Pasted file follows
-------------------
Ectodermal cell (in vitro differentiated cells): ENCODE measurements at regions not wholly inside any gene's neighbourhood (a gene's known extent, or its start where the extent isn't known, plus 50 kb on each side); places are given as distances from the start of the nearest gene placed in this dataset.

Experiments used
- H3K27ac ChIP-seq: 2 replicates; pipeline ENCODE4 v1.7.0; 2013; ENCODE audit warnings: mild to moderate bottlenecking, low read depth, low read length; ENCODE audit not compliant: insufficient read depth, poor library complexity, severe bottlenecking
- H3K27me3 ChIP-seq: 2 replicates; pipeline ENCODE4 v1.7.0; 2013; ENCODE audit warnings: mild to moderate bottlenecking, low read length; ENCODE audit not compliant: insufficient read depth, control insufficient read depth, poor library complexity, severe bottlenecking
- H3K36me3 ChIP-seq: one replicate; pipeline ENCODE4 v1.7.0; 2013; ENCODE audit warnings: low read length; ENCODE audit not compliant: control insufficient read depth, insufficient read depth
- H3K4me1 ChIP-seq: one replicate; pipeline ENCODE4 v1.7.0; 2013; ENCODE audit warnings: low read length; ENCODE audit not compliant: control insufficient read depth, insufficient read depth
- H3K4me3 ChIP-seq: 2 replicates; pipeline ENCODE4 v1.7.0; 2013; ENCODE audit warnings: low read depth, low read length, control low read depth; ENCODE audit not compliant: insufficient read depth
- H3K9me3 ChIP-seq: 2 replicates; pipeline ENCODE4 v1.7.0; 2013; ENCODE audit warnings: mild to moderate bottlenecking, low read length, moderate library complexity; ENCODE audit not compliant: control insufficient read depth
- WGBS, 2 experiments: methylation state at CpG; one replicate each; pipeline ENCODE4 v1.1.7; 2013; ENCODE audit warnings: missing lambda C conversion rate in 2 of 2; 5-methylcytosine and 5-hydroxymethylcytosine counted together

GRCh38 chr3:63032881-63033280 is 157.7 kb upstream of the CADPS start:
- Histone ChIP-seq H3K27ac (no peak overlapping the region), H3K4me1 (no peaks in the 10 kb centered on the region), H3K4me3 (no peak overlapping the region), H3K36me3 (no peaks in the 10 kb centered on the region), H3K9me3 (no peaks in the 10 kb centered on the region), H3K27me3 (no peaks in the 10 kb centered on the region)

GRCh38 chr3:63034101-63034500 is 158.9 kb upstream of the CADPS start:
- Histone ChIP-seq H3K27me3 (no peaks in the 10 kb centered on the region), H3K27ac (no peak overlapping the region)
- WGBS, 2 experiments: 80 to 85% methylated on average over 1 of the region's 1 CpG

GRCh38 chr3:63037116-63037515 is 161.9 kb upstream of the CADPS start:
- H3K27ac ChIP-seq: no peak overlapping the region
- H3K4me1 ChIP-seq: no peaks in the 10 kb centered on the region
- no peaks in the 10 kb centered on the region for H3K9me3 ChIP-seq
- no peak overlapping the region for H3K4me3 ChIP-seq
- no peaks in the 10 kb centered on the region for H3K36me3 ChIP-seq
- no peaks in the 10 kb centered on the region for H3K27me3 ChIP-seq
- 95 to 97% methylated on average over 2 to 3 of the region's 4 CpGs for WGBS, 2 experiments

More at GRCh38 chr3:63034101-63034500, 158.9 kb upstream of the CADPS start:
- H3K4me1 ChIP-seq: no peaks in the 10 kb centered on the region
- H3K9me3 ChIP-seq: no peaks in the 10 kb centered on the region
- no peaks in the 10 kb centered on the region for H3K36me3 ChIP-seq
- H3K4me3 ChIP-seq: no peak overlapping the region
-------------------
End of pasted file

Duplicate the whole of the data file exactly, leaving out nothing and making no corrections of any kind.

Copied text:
Ectodermal cell (in vitro differentiated cells): ENCODE measurements at regions not wholly inside any gene's neighbourhood (a gene's known extent, or its start where the extent isn't known, plus 50 kb on each side); places are given as distances from the start of the nearest gene placed in this dataset.

Experiments used
- H3K27ac ChIP-seq: 2 replicates; pipeline ENCODE4 v1.7.0; 2013; ENCODE audit warnings: mild to moderate bottlenecking, low read depth, low read length; ENCODE audit not compliant: insufficient read depth, poor library complexity, severe bottlenecking
- H3K27me3 ChIP-seq: 2 replicates; pipeline ENCODE4 v1.7.0; 2013; ENCODE audit warnings: mild to moderate bottlenecking, low read length; ENCODE audit not compliant: insufficient read depth, control insufficient read depth, poor library complexity, severe bottlenecking
- H3K36me3 ChIP-seq: one replicate; pipeline ENCODE4 v1.7.0; 2013; ENCODE audit warnings: low read length; ENCODE audit not compliant: control insufficient read depth, insufficient read depth
- H3K4me1 ChIP-seq: one replicate; pipeline ENCODE4 v1.7.0; 2013; ENCODE audit warnings: low read length; ENCODE audit not compliant: control insufficient read depth, insufficient read depth
- H3K4me3 ChIP-seq: 2 replicates; pipeline ENCODE4 v1.7.0; 2013; ENCODE audit warnings: low read depth, low read length, control low read depth; ENCODE audit not compliant: insufficient read depth
- H3K9me3 ChIP-seq: 2 replicates; pipeline ENCODE4 v1.7.0; 2013; ENCODE audit warnings: mild to moderate bottlenecking, low read length, moderate library complexity; ENCODE audit not compliant: control insufficient read depth
- WGBS, 2 experiments: methylation state at CpG; one replicate each; pipeline ENCODE4 v1.1.7; 2013; ENCODE audit warnings: missing lambda C conversion rate in 2 of 2; 5-methylcytosine and 5-hydroxymethylcytosine counted together

GRCh38 chr3:63032881-63033280 is 157.7 kb upstream of the CADPS start:
- Histone ChIP-seq H3K27ac (no peak overlapping the region), H3K4me1 (no peaks in the 10 kb centered on the region), H3K4me3 (no peak overlapping the region), H3K36me3 (no peaks in the 10 kb centered on the region), H3K9me3 (no peaks in the 10 kb centered on the region), H3K27me3 (no peaks in the 10 kb centered on the region)

GRCh38 chr3:63034101-63034500 is 158.9 kb upstream of the CADPS start:
- Histone ChIP-seq H3K27me3 (no peaks in the 10 kb centered on the region), H3K27ac (no peak overlapping the region)
- WGBS, 2 experiments: 80 to 85% methylated on average over 1 of the region's 1 CpG

GRCh38 chr3:63037116-63037515 is 161.9 kb upstream of the CADPS start:
- H3K27ac ChIP-seq: no peak overlapping the region
- H3K4me1 ChIP-seq: no peaks in the 10 kb centered on the region
- no peaks in the 10 kb centered on the region for H3K9me3 ChIP-seq
- no peak overlapping the region for H3K4me3 ChIP-seq
- no peaks in the 10 kb centered on the region for H3K36me3 ChIP-seq
- no peaks in the 10 kb centered on the region for H3K27me3 ChIP-seq
- 95 to 97% methylated on average over 2 to 3 of the region's 4 CpGs for WGBS, 2 experiments

More at GRCh38 chr3:63034101-63034500, 158.9 kb upstream of the CADPS start:
- H3K4me1 ChIP-seq: no peaks in the 10 kb centered on the region
- H3K9me3 ChIP-seq: no peaks in the 10 kb centered on the region
- no peaks in the 10 kb centered on the region for H3K36me3 ChIP-seq
- H3K4me3 ChIP-seq: no peak overlapping the region